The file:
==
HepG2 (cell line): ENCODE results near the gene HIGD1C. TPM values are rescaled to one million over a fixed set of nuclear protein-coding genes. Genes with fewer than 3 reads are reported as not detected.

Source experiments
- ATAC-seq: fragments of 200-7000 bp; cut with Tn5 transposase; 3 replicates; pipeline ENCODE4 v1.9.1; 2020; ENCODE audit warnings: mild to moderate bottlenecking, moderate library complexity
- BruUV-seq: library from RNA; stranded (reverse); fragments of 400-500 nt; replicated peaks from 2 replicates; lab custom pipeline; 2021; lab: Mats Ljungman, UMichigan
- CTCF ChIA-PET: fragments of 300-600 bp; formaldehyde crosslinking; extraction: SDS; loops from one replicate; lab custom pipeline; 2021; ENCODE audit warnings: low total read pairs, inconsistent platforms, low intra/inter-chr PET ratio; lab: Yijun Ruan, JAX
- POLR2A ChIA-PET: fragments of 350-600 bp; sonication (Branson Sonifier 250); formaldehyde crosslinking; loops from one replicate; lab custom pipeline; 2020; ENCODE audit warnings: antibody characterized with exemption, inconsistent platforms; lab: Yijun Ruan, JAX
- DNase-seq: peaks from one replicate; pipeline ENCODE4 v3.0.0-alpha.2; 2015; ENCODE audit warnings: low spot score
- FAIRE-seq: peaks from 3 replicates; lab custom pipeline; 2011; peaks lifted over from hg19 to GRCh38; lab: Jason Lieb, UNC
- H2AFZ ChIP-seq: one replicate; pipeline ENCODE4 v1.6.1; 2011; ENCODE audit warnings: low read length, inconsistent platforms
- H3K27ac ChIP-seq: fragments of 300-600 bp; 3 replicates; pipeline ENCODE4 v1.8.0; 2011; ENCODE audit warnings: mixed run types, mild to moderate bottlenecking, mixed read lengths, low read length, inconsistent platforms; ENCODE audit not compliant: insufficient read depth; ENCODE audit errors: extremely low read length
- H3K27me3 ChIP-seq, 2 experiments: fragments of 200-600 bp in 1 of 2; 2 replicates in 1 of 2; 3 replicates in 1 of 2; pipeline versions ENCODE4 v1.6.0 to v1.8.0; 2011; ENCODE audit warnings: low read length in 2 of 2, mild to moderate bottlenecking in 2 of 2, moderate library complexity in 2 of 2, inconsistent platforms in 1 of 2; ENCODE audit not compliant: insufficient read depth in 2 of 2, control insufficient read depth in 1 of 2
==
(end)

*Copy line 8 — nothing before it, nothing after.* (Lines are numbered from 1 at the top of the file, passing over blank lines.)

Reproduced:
- FAIRE-seq: peaks from 3 replicates; lab custom pipeline; 2011; peaks lifted over from hg19 to GRCh38; lab: Jason Lieb, UNC